Low-dose penicillin in early life induces long-term changes in murine gut microbiota, brain cytokines and behavior

There is concern about potential long-term effects of antibiotics on children’s health. Here Leclercq et al (published today in Nature Communications doi: 10.1038/NCOMMS15062) show, in mice, that low doses of penicillin during late pregnancy and early life induce lasting effects on the offspring, including alterations in gut microbiota, brain cytokine levels and behaviour.

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Antibiotic usage worldwide is going out of control and has certainly led to the potential scourge of antibiotic resistance. Less certainly but increasingly likely it has been accused of being involved in longterm effects such as some of humankind’s chronic diseases including obesity, diabetes, autoimmune conditions etc. We present evidence in mice that early life (late pregnancy to weaning) treatment with low-doses (clinical) of penicillin V have pronounced effects on the behavior of the offspring which may be attenuated by concomitant treatment with a Lactobacillus.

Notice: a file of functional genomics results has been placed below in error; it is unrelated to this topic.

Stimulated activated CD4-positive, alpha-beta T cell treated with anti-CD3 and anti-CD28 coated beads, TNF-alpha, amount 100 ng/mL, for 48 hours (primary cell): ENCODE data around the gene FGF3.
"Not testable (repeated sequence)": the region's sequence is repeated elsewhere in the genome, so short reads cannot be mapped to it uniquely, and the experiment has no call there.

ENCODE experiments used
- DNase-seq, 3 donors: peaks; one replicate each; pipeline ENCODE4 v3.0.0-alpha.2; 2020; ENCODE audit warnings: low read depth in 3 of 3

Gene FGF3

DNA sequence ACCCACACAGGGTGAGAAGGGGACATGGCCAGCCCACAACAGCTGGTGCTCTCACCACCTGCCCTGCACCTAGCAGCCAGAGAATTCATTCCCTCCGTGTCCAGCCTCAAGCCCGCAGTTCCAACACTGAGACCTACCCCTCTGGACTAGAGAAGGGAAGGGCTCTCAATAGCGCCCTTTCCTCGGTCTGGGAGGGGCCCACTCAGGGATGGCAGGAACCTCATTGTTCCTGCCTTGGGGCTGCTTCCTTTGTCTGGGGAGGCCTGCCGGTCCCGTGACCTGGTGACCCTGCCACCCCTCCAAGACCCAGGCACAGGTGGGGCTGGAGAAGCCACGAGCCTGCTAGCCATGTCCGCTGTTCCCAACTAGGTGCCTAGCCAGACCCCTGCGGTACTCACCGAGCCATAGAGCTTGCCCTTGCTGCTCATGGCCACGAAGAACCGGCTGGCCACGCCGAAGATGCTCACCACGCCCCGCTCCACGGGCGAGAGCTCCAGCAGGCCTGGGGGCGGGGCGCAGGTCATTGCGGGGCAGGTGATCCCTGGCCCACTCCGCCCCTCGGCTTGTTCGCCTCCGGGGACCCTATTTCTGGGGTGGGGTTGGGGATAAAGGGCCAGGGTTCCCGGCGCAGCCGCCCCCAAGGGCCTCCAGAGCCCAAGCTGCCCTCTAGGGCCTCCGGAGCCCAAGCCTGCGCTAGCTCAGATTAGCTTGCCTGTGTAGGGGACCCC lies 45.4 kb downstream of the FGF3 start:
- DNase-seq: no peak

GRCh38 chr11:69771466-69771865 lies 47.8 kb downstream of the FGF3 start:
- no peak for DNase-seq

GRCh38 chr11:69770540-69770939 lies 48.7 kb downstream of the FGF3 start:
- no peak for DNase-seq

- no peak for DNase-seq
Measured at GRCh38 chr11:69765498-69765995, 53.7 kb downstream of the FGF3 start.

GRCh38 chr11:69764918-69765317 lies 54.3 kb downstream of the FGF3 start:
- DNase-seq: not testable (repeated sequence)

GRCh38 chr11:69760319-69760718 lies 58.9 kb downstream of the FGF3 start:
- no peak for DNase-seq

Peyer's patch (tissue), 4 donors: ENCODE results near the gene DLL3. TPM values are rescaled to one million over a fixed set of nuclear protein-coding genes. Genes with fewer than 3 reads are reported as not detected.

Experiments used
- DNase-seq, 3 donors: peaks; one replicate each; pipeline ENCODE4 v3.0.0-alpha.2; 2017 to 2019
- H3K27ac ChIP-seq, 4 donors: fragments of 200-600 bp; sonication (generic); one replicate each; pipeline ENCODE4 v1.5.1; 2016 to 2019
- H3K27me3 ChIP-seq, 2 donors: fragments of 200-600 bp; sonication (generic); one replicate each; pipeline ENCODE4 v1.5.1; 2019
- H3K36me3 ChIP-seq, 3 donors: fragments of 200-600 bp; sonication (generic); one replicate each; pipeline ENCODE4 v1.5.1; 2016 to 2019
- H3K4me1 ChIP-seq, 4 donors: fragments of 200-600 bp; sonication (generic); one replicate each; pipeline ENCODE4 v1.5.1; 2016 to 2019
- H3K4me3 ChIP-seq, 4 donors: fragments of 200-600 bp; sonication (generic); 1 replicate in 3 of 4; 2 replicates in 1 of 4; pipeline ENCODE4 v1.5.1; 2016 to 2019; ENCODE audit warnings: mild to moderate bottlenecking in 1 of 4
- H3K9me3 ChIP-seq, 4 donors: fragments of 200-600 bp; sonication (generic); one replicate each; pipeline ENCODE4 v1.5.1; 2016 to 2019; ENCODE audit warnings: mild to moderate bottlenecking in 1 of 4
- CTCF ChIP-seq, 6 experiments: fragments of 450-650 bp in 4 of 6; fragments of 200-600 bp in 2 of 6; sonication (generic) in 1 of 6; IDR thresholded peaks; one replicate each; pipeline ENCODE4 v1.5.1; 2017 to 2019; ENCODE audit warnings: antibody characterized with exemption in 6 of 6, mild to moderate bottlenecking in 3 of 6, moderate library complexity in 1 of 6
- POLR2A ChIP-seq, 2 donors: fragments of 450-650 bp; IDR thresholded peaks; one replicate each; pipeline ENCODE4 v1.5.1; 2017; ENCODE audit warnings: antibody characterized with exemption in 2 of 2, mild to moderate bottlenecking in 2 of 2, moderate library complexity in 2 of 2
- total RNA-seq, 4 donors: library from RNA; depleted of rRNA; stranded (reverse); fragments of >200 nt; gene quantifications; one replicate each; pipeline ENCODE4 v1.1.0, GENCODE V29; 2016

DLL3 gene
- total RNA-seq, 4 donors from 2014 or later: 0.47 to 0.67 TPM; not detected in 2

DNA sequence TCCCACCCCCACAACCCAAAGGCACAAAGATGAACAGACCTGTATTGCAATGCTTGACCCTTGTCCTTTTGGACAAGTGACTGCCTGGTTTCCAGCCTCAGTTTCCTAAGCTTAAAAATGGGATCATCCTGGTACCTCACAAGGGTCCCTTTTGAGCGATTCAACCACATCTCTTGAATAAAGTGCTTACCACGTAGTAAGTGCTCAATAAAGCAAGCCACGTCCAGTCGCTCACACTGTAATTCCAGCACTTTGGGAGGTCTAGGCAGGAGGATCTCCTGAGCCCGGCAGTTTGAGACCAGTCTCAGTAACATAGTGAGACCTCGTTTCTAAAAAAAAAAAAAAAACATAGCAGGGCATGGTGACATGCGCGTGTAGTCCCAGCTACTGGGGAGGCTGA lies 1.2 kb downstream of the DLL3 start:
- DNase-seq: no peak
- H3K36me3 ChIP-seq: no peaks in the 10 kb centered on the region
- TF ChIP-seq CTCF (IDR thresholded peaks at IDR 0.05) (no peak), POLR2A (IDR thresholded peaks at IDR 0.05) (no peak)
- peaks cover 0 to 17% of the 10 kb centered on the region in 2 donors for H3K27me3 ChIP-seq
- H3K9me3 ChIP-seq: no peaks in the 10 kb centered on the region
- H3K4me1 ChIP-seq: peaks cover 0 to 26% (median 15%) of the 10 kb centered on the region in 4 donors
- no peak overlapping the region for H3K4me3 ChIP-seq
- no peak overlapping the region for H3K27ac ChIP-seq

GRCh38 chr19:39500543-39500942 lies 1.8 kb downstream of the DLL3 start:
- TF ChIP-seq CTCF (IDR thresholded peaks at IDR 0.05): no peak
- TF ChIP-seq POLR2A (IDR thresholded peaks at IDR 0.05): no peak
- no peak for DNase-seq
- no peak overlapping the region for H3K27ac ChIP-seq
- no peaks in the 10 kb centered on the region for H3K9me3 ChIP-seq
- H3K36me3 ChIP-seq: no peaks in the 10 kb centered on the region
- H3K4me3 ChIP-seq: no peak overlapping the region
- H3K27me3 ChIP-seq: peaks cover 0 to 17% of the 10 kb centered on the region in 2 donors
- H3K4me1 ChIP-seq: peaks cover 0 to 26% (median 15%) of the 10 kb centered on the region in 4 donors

The experiments raise interesting questions: does the use of antibiotics in early life of rodents have any relevance to the clinical situation? Does the timing (eg late pregnancy and/or through to weaning) make any difference? Is it possible that the penicillin itself at a time of vulnerability of brain development has direct negative effects? Or are the detrimental effects the result of complex changes in the gut microbiota? Might it be possible to attenuate the negative longterm effects of antibiotics by the use of bacterial cocktails or even diet?

The paper in Nature Communications is here: http://go.nature.com/2oENUOr

John Bienenstock

Professor, Brain-Body Institute, McMaster University